5. W. H. Auden: “Musee des Beaux Arts,” “Lullaby,” “In Memory of W.B. Yeats,” “In Praise of Limestone,” “The Shield of Achilles”
  6. Dylan Thomas: “The Force that Through the Green Fuse Drives the Flower,” “Do Not Go Gentle into That Good Night,” “A Refusal to Mourn…,” “Fern Hill”
  7. Philip Larkin: “Church Going,” “High Windows”
  8. Seamus Heaney: “Digging,” “Punishment,” “The Strand at Lough Beg”
  9. G. B. Shaw: Arms and the Man
  10. Samuel Beckett: Waiting for Godot
  11. J.M. Synge: The Playboy of the Western World
  12. James Joyce: “Araby,” “The Dead,” A Portrait of the Artist as a Young Man
  13. Joseph Conrad: Heart of Darkness
  14. Virginia Woolf: To the Lighthouse
  15. E.M. Forster: A Passage to India
  16. Harold Pinter: The Homecoming
  17. Tom Stoppard: Rosencrantz and Guildenstern Are Dead
  18. Derek Walcott: “As John to Patmos,” “A Far Cry from Africa,” “Ruins of a Great House,” “North and South”
  19. Chinua Achebe: Things Fall Apart
  20. Salman Rushdie: Satanic Verses

American Literature Prior to 1860

  1. American Indian Myths and Tales: Pima story of the creation and flood; Winnebago trickster cycle (Norton Anthology selections)
  2. William Bradford: Of Plymouth Plantation
  3. John Winthrop: “A Model of Christian Charity”
  4. Mary Rowlandson: Narrative of the Captivity and Restoration
  5. Anne Bradstreet: “To My Dear and Loving Husband,” “Before the Birth of One of Her Children,” “In Memory of my Dear Grandchild Elizabeth Bradstreet,” “On My Dear Grandchild Simon Bradstreet”
  6. Edward Taylor: selections from the Preparatory Meditations, including “Prologue,” First Series–22, Second Series–26
  7. Jonathan Edwards: “Personal Narrative,” “A Divine and Supernatural Light,” “Sinners in the Hands of an Angry God”
  8. Benjamin Franklin: Autobiography Books I and II
  9. Phillis Wheatley: “On Being Brought from Africa to America,” “To His Excellency General Washington”
  10. St. Jean de Crevecoeur: “What is an American?”
  11. Washington Irving: “Rip Van Winkle”
  12. James Fenimore Cooper: The Pioneers
  13. Ralph Waldo Emerson: Nature, “The American Scholar,” “The Divinity School Address”
  14. Henry David Thoreau: Walden, “Civil Disobedience”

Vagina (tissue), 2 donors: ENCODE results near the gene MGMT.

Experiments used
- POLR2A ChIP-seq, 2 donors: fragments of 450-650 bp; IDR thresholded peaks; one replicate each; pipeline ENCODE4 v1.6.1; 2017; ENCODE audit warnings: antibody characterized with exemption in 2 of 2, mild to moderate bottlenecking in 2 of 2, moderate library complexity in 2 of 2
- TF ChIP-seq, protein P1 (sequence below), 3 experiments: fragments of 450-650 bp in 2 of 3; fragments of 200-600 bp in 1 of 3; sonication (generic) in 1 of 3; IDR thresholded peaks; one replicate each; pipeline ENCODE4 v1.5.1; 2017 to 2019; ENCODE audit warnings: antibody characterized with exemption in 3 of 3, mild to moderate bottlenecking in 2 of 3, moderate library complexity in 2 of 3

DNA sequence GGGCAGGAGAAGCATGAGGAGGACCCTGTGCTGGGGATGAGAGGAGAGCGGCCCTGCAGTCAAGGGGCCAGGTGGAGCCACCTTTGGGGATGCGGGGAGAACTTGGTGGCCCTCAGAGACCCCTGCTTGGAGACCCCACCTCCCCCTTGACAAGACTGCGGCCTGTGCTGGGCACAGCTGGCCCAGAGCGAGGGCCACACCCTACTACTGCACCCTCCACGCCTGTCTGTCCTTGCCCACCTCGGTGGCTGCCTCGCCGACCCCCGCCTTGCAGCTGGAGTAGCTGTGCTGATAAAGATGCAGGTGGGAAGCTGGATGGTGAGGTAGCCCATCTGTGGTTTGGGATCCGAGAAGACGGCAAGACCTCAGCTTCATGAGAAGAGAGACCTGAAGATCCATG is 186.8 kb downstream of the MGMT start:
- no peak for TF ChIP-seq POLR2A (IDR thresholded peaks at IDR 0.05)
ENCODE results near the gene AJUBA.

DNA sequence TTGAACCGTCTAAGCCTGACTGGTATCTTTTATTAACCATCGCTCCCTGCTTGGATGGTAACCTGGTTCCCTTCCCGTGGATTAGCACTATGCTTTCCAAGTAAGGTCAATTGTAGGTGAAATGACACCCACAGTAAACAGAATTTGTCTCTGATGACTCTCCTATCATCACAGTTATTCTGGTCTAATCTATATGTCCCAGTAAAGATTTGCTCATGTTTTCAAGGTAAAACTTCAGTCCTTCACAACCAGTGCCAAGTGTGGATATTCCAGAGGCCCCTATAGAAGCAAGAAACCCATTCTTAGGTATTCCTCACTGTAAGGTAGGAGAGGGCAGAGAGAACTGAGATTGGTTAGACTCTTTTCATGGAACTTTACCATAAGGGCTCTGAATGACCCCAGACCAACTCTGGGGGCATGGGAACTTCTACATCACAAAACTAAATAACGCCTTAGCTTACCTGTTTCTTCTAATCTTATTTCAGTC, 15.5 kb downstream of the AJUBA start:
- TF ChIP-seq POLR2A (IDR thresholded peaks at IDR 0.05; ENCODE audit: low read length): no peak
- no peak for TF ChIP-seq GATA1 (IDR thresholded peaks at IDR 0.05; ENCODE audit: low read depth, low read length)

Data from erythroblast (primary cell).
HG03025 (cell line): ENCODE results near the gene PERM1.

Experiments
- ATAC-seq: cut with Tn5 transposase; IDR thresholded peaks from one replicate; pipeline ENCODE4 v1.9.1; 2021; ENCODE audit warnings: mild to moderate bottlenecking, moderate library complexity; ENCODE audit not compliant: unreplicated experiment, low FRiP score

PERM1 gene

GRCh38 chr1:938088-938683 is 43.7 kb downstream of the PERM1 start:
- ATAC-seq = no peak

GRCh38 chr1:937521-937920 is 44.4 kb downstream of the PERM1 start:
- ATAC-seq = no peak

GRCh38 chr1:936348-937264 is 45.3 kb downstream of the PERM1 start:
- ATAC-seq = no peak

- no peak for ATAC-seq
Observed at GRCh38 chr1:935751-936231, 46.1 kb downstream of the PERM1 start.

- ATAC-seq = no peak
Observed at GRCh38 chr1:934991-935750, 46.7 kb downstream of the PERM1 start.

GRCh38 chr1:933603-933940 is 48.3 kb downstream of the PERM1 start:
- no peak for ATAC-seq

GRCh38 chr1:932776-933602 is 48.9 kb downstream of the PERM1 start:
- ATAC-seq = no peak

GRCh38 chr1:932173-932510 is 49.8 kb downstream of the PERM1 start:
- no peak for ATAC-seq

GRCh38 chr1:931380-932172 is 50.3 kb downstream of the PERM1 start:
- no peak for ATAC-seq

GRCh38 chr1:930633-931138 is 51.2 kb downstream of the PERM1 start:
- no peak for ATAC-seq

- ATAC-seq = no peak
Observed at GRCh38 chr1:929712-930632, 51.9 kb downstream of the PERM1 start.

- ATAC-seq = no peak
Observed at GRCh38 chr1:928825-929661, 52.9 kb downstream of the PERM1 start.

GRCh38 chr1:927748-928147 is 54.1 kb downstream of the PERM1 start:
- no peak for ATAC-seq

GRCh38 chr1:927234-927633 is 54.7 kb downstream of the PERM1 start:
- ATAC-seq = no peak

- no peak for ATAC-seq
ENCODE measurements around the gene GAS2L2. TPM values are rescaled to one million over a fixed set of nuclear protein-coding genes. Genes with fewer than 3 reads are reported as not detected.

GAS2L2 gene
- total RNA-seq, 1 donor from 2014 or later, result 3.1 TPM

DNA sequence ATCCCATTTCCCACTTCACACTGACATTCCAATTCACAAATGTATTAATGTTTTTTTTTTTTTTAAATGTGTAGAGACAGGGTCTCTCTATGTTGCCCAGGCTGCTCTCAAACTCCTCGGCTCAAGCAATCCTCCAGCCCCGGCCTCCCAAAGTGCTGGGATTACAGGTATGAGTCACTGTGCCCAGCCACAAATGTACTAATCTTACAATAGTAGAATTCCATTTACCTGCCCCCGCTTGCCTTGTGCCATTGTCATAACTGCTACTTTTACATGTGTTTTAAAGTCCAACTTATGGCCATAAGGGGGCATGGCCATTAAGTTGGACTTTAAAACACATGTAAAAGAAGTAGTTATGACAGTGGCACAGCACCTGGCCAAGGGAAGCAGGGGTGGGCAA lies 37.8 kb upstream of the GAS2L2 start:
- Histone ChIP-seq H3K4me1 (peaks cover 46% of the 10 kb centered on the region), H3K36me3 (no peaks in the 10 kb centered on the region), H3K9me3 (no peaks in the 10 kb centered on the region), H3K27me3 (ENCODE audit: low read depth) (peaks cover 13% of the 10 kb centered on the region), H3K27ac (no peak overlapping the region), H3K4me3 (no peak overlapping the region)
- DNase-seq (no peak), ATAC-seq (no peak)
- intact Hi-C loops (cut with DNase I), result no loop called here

15. Nathaniel Hawthorne: The Scarlet Letter, “Young Goodman Brown,” “My Kinsman, Major Molineux,” “The Minister’s Black Veil”
  16. Edgar Allan Poe: “The Black Cat,” “The Cask of Amontillado,” “The Fall of the House of Usher,” “The Philosophy of Composition,” “To Helen,” “The Raven,” “Israfel”
  17. Frederick Douglass: Narrative of the Life of Frederick Douglass, an American Slave
  18. Harriet Jacobs: Incidents in the Life of a Slave Girl Chapters 1, 7, 10, 14, 21, 41
  19. Herman Melville: Moby Dick, “Bartleby the Scrivener,” “The House-Top,” “The Maldive Shark,” Billy Budd
  20. Henry Wadsworth Longfellow: “My Lost Youth,” “The Arsenal at Springfield,” “The Fire of Driftwood,” “The Jewish Cemetery at Newport”
  21. Walt Whitman: Song of Myself, “When Lilacs Last in the Dooryard Bloom’d,” “Out of the Cradle Endlessly Rocking,” “Crossing Brooklyn Ferry,” “The Wound Dresser”

American 1860-Present

  1. Mark Twain: The Adventures of Huckleberry Finn
  2. Emily Dickinson: poems numbered 67, 125, 130, 214, 258, 280, 303, 328, 341, 435, 448, 449, 465, 632, 657, 712, 754, 986, 1071, 1129, 1732
  3. Henry James: Portrait of a Lady, “Daisy Miller,” “The Beast in the Jungle”
  4. Sarah Orne Jewett: “A White Heron,” “The Foreigner”
  5. Mary E. Wilkins Freeman: “A New England Nun,” “The Revolt of Mother”
  6. Charlotte Perkins Gilman: “The Yellow Walpaper”
  7. Booker T. Washington: Up from Slavery, Chapters I, XIV
  8. W. E. B. Dubois: The Souls of Black Folk, Chapters I, III
  9. Stephen Crane: The Red Badge of Courage, “The Open Boat,” “The Blue Hotel,” “The Bride comes to Yellow Sky”
  10. Kate Chopin: The Awakening
  11. Edith Wharton: The Age of Innocence
  12. Theodore Dreiser: Sister Carrie
  13. Willa Cather: “Neighbour Rosicky”
  14. Robert Frost: “After Apple-Picking,” “Home Burial,” “Birches,” “Design,” “Desert Places,” “Stopping By Woods on a Snowy Evening”
  15. T. S. Eliot: “The Love Song of J. Alfred Prufrock,” The Waste Land, “Tradition and the Individual Talent”
  16. Ezra Pound: “In a Station of the Metro,” “To Whistler, American,” “A Pact,” “Portrait d’une Femme,” “The River-Merchant’s Wife,” Hugh Selwyn Mauberley
  17. William Carlos Williams: “Spring and All,” “The Red Wheelbarrow,” “This is Just to Say,” “The Widow’s Lament in Springtime,” “The Dance,” “Tract,” “The Yachts,” “To Elsie”